Abhilash highlights that proteome is a combination of protein and genome; proteome comes from the word proteins and refers to all proteins that are produced by an organism in a given set of environmental conditions [...]
  • Pages: 5
  • Words: 1385

Gene-Environment Interaction Theory

The doctrine was, originally, generated by the scientists, Sandra Scarr, who suggested that genes may impact the constitution of the surrounding environment, which stimulates a certain niche of human responses and to the surrounding conditions.
  • Pages: 2
  • Words: 429

Justice in Human Gene Transfer Therapy: Plato Views

Plato's idea of non-interference also can be applied to the first example of genetic treatment that individuals with an illness have their own specialization, thus treatment should not be provided as a disease is something [...]
  • Pages: 2
  • Words: 601

Lab Reports – Gene Technology

The PCR was then used to amplify the GFP gene used in the experiment. The growth levels of the antibiotics can be clearly observed through the plates used in the experiment.
  • Pages: 5
  • Words: 1404

Gender Determination

This might offer a scientific explanation as to why she is an athlete due to the functions of the hormone in the body.
  • Pages: 6
  • Words: 1687

Sequencing Bacterial Genome

It is because of this that understanding of bacterial genome is critical. In the latter, short nucleotide sequences are aligned to a genome of reference using algorithms.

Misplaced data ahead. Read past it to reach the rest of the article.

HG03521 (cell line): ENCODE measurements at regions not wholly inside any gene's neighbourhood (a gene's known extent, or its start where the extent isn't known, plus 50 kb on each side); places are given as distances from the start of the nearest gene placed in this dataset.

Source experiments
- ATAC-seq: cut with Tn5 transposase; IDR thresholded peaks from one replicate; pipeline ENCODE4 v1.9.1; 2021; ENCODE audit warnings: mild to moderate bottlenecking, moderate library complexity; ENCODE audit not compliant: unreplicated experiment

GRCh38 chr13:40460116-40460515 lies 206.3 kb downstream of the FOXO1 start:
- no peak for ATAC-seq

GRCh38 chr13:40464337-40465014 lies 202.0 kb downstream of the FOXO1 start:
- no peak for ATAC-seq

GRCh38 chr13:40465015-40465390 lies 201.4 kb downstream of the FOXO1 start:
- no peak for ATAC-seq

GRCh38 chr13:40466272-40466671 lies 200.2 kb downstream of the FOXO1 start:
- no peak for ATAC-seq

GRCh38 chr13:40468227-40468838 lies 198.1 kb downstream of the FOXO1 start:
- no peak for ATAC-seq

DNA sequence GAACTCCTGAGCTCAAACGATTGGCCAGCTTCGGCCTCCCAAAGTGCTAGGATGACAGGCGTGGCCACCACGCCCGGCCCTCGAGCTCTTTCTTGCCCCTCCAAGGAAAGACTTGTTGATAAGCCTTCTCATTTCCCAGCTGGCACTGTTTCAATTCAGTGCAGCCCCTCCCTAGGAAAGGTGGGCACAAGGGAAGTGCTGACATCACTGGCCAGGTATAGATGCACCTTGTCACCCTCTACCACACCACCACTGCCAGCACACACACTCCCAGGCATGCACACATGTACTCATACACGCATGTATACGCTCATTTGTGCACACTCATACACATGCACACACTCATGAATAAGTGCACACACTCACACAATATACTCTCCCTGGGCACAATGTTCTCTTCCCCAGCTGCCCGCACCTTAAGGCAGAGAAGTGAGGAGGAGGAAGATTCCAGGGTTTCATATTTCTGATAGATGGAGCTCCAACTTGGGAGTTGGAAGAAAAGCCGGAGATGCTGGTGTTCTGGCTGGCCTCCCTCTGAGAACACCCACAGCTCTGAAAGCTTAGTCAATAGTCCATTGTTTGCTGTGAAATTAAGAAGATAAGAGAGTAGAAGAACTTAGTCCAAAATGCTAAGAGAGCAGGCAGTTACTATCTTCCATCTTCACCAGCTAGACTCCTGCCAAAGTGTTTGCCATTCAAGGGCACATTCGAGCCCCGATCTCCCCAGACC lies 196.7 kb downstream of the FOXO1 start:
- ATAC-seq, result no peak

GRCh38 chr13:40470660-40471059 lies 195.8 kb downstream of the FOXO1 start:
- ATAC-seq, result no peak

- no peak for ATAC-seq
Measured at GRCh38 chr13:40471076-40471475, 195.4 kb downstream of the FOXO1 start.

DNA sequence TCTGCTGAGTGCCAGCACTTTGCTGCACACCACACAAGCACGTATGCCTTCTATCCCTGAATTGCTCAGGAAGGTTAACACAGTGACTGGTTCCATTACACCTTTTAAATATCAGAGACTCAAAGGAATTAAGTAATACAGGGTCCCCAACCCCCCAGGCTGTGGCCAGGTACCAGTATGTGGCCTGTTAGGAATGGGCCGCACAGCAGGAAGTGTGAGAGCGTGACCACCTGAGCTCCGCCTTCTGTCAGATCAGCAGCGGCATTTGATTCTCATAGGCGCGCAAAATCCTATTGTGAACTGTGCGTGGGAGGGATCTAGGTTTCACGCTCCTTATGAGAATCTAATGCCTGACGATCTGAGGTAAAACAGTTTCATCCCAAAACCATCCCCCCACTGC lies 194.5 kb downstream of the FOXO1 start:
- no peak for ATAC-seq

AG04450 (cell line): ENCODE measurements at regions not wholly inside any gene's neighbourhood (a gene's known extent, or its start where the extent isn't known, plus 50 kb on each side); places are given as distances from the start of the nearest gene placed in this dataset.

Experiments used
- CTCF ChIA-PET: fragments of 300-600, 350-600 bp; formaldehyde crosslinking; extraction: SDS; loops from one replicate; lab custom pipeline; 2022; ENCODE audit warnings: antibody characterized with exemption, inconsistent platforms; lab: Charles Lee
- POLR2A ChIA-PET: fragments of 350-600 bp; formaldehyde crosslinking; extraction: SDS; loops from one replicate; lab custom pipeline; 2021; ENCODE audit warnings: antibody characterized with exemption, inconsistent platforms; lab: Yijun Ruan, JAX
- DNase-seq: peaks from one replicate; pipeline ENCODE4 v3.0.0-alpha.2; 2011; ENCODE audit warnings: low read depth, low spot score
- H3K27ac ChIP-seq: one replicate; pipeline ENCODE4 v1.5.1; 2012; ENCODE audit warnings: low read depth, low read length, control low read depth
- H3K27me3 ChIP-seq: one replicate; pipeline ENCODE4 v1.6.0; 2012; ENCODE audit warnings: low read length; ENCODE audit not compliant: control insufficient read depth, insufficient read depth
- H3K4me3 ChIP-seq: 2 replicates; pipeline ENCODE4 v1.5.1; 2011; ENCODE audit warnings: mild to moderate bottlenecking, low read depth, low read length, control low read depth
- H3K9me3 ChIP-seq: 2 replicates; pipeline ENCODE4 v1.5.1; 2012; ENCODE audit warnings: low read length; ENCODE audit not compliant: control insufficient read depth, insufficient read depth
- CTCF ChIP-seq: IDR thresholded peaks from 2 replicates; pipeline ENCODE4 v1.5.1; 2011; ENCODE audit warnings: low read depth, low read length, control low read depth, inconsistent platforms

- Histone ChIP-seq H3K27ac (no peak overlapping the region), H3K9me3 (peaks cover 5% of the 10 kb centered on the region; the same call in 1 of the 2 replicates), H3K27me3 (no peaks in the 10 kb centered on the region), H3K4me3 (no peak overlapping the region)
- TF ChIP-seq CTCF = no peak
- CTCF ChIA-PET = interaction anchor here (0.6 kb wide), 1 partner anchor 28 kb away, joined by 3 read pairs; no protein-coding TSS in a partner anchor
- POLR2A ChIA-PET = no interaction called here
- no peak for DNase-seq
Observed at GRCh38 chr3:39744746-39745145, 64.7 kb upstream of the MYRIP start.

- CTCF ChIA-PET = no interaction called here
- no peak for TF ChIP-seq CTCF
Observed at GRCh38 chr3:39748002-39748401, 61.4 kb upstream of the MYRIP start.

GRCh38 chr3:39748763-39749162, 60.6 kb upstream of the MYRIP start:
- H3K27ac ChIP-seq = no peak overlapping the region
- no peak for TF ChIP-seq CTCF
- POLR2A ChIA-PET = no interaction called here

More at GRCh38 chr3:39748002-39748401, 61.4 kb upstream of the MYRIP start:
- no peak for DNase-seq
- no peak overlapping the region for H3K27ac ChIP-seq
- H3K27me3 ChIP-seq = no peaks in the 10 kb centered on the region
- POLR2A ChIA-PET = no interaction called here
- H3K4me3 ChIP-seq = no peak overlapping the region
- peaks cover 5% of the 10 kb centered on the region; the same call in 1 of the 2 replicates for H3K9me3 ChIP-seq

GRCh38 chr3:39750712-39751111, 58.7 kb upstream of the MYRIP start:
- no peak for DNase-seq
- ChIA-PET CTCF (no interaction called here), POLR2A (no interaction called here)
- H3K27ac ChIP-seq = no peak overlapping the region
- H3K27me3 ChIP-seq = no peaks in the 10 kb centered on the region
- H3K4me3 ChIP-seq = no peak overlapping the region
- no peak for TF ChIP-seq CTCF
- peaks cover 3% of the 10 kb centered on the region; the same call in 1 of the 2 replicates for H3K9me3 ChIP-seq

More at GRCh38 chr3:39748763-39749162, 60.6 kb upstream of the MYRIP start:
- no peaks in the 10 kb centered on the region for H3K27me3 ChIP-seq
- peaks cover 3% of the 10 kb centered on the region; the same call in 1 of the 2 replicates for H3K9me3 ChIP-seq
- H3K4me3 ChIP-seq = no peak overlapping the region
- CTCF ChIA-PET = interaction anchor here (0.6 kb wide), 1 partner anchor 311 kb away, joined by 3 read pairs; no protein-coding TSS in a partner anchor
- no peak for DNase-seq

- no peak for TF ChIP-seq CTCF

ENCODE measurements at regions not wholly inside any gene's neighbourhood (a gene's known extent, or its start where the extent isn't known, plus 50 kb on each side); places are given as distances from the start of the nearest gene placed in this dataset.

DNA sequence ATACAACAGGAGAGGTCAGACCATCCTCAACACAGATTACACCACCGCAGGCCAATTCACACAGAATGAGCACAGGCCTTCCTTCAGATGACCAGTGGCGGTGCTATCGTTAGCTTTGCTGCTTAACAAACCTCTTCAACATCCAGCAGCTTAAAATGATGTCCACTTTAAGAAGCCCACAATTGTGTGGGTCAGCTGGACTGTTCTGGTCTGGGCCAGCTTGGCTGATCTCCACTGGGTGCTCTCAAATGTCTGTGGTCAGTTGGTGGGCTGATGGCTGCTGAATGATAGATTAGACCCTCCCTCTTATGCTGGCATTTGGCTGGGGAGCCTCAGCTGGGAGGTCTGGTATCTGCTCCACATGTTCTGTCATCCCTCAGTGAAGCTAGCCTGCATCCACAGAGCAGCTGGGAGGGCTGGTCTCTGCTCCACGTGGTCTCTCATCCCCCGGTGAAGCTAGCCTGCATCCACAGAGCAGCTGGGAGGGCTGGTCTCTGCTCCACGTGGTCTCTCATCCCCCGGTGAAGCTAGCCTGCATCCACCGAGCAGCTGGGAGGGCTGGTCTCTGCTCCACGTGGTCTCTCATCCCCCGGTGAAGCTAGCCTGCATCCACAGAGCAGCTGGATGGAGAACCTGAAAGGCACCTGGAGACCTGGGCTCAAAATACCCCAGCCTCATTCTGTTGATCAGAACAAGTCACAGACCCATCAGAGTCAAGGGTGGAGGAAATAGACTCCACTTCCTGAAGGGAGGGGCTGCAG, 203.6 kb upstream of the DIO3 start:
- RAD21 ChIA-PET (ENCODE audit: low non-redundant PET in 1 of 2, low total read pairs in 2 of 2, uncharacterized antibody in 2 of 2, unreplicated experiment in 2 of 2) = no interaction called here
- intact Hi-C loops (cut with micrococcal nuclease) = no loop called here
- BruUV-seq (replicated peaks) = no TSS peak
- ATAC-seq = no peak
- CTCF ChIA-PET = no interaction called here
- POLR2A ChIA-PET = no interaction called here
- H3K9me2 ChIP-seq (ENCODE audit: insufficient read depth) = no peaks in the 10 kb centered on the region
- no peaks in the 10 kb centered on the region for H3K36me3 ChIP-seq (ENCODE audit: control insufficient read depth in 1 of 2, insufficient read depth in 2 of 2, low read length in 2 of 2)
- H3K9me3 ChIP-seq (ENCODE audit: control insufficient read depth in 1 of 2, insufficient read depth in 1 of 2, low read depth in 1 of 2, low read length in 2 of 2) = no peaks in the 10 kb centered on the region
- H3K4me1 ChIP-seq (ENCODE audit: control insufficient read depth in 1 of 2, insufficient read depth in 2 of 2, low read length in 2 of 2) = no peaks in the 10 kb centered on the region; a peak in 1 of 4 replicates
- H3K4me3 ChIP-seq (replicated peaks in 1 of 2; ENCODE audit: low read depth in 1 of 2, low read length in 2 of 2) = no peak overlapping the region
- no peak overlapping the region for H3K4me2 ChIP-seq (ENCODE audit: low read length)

• Pages: 2
  • Words: 466

Privacy in Genetic testing

In a workplace context, genetic testing is associated with the most obvious intrusion of privacy within the aspects of job insurance coverage and promotion.
  • Pages: 2
  • Words: 614

Medical Ethics: Case of Jane and Phyllis

The individuals are also to be held responsible for the actions that they take in the event that the actions are conflicting with the rights of the others.
  • Pages: 8
  • Words: 2356

Sub-Optimization of The Canadian Food Production System

In the Canadian food production system, sub-optimization has been caused by lack of appropriate coordination of production activities in the nation. The lack of coordination in the Canadian government exists among consumers, the government and [...]
  • Pages: 3
  • Words: 821

Hardy-Weinberg Equilibrium

Assortative mating outcome is the change in the frequency of allele and genotypes of a population. Over a long period, this would lead to the variation of the individuals in the whole population.
  • Pages: 2
  • Words: 589

Introduced Species and Biodiversity

1
Rhymer and Simberloff explain that the seriousness of the phenomenon may not be very evident from direct observation of the morphological traits of the species.
  • Pages: 11
  • Words: 3066

Whose Life Is It Anyway?

Louisiana provides that an insured's genetic information is the property of the individual while in Oregon, an individual's genetic information and DNA sample are the property of the individual except in circumstances where the sample [...]
  • Pages: 6
  • Words: 1686

Genetically modified foods projects

The plan should be formed once the project's participants have been chosen and it should be communicated to the members and should continuously be used as a reminder of the mission of the project when [...]
  • Pages: 7
  • Words: 2066

The Future of Food

4.1